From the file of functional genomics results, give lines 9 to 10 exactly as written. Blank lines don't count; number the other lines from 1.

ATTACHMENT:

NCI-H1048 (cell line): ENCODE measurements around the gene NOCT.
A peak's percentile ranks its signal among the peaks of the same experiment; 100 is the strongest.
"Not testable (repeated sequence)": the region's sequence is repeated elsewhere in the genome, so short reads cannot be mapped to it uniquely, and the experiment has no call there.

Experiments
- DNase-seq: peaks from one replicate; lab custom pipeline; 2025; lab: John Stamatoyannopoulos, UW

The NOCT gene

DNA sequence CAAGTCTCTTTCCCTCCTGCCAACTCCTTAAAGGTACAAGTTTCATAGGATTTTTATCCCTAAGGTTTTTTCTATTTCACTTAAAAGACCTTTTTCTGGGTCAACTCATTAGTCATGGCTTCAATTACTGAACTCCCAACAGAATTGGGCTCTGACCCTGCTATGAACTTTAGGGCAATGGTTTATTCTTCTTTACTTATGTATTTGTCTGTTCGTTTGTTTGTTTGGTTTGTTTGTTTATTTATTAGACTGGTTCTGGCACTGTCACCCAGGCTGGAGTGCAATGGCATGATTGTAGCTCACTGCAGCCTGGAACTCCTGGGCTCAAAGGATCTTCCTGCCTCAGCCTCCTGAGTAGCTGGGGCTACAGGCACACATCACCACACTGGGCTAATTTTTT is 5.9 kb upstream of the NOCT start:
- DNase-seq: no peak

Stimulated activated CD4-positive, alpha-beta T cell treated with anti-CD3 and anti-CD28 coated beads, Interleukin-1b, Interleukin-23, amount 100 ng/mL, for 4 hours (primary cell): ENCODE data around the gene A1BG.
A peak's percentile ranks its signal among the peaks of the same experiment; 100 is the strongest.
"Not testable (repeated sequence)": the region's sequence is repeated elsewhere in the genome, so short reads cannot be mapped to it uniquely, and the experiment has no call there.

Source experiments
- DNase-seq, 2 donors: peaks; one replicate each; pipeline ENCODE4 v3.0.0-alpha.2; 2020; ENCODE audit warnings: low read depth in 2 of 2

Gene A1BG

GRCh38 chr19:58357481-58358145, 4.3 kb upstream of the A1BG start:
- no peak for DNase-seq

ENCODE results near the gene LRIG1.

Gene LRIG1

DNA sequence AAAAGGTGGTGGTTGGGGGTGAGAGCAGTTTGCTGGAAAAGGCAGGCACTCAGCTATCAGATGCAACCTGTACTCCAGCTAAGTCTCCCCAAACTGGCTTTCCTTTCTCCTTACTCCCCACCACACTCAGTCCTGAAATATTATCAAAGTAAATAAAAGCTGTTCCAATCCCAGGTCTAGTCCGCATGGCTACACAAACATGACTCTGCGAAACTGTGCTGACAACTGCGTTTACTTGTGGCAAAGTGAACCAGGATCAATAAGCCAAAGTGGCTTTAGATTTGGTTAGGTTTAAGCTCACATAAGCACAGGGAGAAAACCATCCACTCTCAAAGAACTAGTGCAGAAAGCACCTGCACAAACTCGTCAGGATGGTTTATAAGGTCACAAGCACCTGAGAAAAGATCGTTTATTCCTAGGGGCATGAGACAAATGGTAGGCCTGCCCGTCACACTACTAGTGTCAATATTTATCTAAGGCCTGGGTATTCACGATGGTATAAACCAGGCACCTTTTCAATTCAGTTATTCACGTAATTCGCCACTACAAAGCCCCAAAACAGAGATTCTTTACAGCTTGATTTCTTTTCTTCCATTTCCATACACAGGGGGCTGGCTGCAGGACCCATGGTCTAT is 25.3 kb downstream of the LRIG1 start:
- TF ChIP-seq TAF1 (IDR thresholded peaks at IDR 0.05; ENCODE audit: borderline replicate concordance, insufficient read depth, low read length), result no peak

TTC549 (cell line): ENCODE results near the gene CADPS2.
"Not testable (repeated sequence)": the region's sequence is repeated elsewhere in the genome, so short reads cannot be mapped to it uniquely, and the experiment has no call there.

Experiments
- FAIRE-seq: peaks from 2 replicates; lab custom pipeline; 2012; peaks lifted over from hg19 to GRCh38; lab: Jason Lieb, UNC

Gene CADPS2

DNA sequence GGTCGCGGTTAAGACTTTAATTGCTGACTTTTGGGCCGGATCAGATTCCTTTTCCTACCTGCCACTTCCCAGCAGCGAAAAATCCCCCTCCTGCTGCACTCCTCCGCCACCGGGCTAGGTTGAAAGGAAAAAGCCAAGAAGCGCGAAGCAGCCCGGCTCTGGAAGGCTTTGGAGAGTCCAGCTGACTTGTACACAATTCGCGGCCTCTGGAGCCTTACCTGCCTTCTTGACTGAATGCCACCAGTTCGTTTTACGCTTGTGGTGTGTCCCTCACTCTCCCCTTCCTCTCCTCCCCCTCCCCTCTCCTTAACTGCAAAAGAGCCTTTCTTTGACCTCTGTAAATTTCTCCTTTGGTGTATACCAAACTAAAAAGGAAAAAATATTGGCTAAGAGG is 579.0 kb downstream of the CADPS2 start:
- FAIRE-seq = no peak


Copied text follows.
Stimulated activated CD4-positive, alpha-beta T cell treated with anti-CD3 and anti-CD28 coated beads, Interleukin-1b, Interleukin-23, amount 100 ng/mL, for 4 hours (primary cell): ENCODE data around the gene A1BG.
A peak's percentile ranks its signal among the peaks of the same experiment; 100 is the strongest.